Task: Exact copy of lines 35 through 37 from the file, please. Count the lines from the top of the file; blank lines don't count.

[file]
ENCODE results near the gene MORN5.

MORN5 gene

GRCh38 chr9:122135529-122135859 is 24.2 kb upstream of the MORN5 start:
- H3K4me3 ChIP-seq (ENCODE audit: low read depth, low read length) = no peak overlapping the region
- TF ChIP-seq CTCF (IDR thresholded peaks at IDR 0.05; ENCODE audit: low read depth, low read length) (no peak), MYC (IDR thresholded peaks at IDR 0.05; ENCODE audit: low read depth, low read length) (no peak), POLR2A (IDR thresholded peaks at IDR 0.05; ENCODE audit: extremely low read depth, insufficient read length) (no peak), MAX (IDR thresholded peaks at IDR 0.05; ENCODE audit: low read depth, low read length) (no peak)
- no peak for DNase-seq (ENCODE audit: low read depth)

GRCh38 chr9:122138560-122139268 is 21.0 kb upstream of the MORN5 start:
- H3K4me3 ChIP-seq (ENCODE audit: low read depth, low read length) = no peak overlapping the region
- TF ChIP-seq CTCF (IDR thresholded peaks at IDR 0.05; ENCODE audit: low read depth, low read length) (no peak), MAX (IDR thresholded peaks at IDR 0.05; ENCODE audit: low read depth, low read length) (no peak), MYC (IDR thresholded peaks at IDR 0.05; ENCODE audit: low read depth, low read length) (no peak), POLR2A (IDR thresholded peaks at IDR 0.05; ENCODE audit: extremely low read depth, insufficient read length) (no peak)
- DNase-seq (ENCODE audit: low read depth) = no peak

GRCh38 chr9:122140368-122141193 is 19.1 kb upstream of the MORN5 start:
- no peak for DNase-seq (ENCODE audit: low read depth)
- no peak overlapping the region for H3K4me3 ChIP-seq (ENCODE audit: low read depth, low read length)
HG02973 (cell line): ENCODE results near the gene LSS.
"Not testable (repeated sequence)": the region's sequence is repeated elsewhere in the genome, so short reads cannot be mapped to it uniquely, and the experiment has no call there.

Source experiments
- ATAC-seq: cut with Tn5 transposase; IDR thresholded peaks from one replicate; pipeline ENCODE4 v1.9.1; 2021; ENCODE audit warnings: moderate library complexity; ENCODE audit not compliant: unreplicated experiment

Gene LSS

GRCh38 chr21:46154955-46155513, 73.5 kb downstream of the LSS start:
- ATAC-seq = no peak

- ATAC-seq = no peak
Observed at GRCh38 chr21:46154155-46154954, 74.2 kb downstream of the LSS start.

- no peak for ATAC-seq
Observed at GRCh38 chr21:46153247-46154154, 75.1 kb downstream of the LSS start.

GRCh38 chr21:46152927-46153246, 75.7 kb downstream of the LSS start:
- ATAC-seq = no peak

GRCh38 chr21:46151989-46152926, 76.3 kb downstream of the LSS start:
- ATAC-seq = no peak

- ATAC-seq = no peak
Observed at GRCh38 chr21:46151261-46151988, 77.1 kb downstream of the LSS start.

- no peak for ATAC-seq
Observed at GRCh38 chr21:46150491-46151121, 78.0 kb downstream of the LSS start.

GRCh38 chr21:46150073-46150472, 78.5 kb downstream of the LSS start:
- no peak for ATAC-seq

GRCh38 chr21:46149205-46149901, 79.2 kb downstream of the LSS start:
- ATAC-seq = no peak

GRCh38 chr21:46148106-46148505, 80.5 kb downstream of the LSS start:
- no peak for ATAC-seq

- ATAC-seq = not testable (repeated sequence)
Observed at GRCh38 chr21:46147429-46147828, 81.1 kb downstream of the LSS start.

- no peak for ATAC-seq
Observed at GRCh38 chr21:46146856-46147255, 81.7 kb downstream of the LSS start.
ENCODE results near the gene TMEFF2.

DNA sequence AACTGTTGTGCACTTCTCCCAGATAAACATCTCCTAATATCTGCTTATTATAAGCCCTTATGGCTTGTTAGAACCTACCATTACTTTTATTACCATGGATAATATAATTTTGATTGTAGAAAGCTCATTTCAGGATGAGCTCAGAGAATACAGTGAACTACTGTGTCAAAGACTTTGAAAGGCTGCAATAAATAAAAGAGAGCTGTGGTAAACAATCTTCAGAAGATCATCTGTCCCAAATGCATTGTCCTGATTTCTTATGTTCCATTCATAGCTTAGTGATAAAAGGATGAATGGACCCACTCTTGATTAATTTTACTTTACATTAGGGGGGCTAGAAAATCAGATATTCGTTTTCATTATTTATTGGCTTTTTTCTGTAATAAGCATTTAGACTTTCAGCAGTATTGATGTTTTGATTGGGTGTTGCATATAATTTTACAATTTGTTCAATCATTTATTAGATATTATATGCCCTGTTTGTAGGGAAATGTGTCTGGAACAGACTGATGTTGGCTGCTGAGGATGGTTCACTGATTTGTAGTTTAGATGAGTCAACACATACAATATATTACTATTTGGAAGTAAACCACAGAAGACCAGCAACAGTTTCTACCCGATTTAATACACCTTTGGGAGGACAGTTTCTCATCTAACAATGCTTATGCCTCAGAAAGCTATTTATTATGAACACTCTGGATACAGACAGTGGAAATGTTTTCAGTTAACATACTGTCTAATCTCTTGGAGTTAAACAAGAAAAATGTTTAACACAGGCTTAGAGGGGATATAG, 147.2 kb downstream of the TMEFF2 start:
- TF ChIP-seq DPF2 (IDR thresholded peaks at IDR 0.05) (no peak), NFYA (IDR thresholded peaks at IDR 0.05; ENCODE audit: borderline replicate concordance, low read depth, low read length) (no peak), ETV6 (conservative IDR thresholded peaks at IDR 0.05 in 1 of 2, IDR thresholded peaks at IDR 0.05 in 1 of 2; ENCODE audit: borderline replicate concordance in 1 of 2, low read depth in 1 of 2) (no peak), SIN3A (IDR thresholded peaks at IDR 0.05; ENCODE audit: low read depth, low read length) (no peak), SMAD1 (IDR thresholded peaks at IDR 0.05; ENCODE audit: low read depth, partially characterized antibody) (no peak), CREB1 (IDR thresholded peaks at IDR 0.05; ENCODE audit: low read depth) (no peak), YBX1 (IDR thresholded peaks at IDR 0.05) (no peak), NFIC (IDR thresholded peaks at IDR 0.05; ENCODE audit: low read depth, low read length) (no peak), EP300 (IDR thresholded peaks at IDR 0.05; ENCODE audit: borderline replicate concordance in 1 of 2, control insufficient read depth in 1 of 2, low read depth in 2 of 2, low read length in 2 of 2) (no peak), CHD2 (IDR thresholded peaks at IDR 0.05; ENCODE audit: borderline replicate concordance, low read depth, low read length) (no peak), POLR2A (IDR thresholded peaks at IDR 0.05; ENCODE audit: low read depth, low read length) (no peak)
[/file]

GRCh38 chr21:46149205-46149901, 79.2 kb downstream of the LSS start:
- ATAC-seq = no peak

GRCh38 chr21:46148106-46148505, 80.5 kb downstream of the LSS start: